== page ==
Monday , September 18 2017
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Before hitting the road, do your preflight

In the last five years, in a town not far from ours, no fewer than five children have been run over and killed in their own driveways — by a parent. Could anything be worse?

This is more than tragic and so completely unnecessary, yet it’s a nightmare which plays out all too often for too many families. As is the case with so many traffic fatalities, these were preventable. All it takes is one simple step.

In aviation it’s called a “preflight.” When learning how to fly, one of the first things a student pilot learns is the importance of the preflight. Simply put, the preflight is a detailed inspection by the pilot before taking off to determine the airworthiness of the aircraft.

On light aircraft, this is an up close and personal job for the pilot with actual hands-on manipulation of control surfaces, engine fluid level checks and other tasks as called for on a preflight checklist. On larger aircraft, the process is more complicated. The pilot cannot always perform each task hands-on but the preflight is done under his or her supervision and according to very strict standards.

A good pilot will never leave the ground without a thorough preflight. Needless to say the consequences of doing so can be disastrous. The same is true for driving.

Personally, I go way overboard on this stuff with both the car and the motorhome. When we get ready for a road trip I drive my wife crazy with my pre-drive routine, checking, rechecking and re-rechecking everything!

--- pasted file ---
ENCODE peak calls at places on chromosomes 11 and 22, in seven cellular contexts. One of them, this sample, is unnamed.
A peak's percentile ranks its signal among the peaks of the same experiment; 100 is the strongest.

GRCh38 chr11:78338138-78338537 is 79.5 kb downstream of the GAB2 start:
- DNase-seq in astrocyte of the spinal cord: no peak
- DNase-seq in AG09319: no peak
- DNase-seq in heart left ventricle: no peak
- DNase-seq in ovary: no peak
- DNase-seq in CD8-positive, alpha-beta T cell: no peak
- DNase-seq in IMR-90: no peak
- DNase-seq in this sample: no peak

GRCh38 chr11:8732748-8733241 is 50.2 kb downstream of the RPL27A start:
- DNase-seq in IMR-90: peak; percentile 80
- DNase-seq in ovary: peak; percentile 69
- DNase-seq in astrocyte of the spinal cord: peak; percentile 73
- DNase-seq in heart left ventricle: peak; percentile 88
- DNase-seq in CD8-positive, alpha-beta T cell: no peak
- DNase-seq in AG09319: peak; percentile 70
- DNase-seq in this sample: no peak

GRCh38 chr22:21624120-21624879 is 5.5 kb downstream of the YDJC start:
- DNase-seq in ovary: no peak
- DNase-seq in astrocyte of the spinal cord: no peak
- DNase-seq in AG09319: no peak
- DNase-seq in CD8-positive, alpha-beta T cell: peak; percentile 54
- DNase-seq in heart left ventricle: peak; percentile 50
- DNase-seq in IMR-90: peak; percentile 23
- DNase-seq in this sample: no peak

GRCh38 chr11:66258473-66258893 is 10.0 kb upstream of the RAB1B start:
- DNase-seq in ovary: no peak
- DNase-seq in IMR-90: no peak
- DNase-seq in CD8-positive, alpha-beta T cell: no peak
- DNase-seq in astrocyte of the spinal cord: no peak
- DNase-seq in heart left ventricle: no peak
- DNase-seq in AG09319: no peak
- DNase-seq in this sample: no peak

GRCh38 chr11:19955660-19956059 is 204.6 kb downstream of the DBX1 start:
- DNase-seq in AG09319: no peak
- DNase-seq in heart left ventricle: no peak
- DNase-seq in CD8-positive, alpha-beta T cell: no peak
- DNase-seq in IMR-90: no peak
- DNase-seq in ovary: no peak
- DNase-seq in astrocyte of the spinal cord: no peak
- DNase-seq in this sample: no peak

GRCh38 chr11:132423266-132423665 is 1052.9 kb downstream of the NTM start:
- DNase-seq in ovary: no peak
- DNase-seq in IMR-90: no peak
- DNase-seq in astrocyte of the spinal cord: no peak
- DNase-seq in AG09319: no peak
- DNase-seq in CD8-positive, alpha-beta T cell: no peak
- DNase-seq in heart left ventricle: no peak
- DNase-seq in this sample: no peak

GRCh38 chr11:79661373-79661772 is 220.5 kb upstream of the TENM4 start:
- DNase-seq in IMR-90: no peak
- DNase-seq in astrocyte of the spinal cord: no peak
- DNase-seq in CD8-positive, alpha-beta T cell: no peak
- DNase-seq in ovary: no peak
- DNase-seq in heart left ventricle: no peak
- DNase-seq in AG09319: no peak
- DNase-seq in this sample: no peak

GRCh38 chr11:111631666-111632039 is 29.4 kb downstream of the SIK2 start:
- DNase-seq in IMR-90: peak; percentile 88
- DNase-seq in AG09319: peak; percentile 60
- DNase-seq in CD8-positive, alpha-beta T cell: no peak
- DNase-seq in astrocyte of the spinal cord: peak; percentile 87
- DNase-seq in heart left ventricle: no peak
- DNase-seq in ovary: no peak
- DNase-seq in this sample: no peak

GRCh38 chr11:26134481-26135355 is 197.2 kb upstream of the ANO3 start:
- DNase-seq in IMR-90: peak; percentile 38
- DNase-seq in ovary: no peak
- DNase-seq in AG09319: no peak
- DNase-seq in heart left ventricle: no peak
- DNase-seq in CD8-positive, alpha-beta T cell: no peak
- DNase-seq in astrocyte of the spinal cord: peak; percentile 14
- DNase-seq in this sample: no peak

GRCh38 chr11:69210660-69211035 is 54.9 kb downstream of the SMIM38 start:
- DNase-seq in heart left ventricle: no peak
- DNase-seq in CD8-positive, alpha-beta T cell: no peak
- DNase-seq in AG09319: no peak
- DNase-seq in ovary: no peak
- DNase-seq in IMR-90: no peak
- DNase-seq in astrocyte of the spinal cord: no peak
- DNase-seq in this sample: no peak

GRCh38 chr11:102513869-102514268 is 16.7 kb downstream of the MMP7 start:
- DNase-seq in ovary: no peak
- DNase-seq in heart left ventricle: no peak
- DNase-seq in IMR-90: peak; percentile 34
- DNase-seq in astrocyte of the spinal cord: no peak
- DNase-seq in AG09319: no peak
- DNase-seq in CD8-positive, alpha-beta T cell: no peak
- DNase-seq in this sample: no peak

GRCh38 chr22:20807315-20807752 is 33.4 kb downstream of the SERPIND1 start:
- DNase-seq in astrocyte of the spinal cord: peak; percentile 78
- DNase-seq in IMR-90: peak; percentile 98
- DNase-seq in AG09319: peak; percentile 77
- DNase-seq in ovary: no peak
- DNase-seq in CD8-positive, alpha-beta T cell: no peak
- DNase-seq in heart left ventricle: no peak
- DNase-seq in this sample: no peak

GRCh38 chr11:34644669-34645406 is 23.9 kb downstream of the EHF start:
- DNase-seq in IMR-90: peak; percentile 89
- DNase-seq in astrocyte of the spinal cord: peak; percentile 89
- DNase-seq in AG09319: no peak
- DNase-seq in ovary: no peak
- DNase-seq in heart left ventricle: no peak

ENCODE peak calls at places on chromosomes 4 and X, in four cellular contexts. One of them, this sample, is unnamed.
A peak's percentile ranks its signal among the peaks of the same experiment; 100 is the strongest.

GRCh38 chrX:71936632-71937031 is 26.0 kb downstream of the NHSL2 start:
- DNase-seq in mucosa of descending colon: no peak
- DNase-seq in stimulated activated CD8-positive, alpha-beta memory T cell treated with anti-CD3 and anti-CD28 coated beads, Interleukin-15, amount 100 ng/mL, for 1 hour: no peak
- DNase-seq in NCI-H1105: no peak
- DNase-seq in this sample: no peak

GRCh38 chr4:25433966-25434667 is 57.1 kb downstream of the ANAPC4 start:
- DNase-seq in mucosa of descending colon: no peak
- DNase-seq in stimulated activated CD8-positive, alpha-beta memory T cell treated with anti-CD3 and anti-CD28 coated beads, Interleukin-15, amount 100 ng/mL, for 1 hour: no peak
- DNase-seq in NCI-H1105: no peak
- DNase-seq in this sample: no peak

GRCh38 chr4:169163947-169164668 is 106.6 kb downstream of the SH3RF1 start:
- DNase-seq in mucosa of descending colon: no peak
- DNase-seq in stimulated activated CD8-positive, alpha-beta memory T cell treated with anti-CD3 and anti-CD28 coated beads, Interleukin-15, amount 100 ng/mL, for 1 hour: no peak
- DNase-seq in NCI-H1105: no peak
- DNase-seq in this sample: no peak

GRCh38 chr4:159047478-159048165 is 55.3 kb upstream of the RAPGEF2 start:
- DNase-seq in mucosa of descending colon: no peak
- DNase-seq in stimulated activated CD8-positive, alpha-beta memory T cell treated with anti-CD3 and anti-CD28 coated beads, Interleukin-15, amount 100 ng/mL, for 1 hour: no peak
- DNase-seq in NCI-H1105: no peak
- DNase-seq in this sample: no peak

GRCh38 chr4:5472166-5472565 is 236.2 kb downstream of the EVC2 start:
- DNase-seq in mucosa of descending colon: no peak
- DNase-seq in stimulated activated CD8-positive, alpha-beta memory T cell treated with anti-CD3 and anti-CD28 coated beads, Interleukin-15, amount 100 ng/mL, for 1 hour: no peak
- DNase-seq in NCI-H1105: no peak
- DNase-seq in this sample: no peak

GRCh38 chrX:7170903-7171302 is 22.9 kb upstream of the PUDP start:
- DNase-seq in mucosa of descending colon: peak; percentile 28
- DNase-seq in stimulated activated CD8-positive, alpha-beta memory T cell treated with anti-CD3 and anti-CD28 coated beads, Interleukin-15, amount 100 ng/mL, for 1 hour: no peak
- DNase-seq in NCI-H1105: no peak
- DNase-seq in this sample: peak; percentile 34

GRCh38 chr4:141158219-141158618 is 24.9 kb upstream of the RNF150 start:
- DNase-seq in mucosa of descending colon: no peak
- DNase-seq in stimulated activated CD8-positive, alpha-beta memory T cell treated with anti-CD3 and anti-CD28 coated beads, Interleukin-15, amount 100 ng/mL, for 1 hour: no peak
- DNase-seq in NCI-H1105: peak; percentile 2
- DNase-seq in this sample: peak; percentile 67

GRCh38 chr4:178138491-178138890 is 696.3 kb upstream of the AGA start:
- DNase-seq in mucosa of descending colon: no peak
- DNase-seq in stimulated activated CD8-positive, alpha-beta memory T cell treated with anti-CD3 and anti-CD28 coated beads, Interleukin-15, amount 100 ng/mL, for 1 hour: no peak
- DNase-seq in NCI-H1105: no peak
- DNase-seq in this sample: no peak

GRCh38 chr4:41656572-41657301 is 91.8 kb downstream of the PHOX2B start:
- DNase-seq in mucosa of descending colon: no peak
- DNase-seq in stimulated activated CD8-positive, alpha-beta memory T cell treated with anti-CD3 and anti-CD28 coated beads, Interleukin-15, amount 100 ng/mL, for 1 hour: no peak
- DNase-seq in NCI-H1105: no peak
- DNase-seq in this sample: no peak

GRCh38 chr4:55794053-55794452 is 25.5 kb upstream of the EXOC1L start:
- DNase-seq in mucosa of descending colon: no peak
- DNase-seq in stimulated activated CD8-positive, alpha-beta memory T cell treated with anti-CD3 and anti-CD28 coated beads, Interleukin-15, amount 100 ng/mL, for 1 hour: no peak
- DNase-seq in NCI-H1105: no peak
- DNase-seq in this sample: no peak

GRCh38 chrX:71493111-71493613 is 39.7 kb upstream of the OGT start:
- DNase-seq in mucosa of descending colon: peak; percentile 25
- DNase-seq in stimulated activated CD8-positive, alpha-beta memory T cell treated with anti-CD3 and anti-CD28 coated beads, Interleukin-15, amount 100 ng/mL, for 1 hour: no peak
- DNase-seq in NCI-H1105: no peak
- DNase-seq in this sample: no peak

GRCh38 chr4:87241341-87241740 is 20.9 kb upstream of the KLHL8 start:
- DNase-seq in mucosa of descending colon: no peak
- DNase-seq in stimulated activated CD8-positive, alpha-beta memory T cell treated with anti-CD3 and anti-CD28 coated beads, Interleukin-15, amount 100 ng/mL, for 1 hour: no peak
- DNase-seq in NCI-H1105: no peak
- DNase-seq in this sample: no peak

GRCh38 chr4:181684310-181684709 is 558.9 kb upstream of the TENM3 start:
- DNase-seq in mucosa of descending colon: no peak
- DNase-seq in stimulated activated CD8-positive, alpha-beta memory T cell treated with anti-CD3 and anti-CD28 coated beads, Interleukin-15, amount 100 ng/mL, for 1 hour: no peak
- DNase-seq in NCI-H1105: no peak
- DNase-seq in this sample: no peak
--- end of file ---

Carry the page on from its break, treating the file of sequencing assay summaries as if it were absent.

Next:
The last thing I want is to be cruising down the road and feel a shake or a shudder, or hear a clang or a thump and wonder, “good grief, what did I forget this time?” Or have you ever had someone pull up alongside, point at something on your rig you can’t see, yell something you can’t hear and then take off? Don’t you hate it when that happens? You don’t know if you should wait ‘til you get to the next town or pull over right now and grab for the nearest fire extinguisher.

How many times have we gotten down the road a mile or two and thought with a sudden catch of breath, “Oh wow, did I close the toolbox?” or “Oh man, did I remember to latch that awning?” The one I really don’t like is, “Oh boy, did the steps come up?” We drove 200 miles up the Oregon Coast one time with the steps down. The first thing I did when I opened the door and discovered this was a red-faced look around to see if anybody noticed. Yeah right, like being embarrassed was the worst thing that could have happened.

Some things just cannot be anticipated. On our last road trip we had just reached highway speed after a breakfast stop when we heard a bang. I looked in my rearview mirror and watched the shroud from our forward roof air conditioner soar gracefully up and away, then tumble back down, narrowly missing the car behind which was occupied by one of our daughters and her husband, before finally shattering on the median. My son-in-law thought this was funny, so I made him sleep under the coach that night. Not really, but I was tempted. Even with all the checking and re-checking, hey, stuff happens.